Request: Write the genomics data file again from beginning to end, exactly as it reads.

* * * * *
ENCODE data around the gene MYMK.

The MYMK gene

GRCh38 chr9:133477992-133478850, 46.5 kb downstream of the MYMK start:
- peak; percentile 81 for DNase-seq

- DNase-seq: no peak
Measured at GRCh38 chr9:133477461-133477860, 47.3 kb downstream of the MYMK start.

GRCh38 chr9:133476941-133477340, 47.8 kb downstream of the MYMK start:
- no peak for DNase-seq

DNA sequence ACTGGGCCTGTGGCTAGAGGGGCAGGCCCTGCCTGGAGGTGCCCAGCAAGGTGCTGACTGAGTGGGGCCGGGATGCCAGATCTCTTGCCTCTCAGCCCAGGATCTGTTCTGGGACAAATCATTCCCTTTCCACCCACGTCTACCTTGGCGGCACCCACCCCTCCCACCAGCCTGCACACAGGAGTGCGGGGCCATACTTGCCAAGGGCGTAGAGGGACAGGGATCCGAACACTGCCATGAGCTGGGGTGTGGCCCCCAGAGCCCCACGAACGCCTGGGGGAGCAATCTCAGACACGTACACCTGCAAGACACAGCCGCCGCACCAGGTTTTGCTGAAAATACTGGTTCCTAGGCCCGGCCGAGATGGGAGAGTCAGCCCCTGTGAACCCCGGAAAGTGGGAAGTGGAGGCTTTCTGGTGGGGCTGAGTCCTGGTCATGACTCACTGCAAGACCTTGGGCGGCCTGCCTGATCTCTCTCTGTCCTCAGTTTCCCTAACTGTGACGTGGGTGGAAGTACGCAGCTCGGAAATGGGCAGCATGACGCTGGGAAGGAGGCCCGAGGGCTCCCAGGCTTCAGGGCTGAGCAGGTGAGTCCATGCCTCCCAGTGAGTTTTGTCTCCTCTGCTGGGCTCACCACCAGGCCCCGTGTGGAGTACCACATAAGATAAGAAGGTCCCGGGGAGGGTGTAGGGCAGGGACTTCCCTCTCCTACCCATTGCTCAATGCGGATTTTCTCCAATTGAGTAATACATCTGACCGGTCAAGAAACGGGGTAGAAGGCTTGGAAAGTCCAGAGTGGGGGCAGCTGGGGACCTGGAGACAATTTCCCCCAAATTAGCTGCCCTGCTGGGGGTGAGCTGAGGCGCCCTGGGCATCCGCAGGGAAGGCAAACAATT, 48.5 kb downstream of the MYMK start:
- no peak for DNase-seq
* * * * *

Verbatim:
ENCODE data around the gene MYMK.

The MYMK gene

GRCh38 chr9:133477992-133478850, 46.5 kb downstream of the MYMK start:
- peak; percentile 81 for DNase-seq

- DNase-seq: no peak
Measured at GRCh38 chr9:133477461-133477860, 47.3 kb downstream of the MYMK start.

GRCh38 chr9:133476941-133477340, 47.8 kb downstream of the MYMK start:
- no peak for DNase-seq

DNA sequence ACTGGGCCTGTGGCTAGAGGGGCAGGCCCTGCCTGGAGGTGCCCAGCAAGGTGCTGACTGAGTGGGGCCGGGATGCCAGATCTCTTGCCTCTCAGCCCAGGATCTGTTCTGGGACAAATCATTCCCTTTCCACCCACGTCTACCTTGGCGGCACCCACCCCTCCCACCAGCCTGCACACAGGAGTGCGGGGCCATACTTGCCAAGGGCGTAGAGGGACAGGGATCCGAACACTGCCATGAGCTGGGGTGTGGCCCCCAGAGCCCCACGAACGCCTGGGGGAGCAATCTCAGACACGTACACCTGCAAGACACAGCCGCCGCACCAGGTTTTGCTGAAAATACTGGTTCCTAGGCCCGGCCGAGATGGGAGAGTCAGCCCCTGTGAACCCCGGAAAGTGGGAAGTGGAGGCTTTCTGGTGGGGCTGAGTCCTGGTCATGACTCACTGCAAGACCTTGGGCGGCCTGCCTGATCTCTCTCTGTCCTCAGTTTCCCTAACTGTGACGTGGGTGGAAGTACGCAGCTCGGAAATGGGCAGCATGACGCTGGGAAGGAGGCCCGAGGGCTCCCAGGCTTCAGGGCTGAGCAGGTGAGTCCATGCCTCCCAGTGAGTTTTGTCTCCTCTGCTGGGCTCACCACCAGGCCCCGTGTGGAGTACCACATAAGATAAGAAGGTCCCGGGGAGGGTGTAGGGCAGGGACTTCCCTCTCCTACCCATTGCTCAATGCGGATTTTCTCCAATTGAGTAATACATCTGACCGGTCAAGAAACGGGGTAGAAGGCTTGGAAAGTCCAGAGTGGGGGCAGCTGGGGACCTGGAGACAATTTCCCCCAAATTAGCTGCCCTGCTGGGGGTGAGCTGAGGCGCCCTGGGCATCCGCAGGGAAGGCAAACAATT, 48.5 kb downstream of the MYMK start:
- no peak for DNase-seq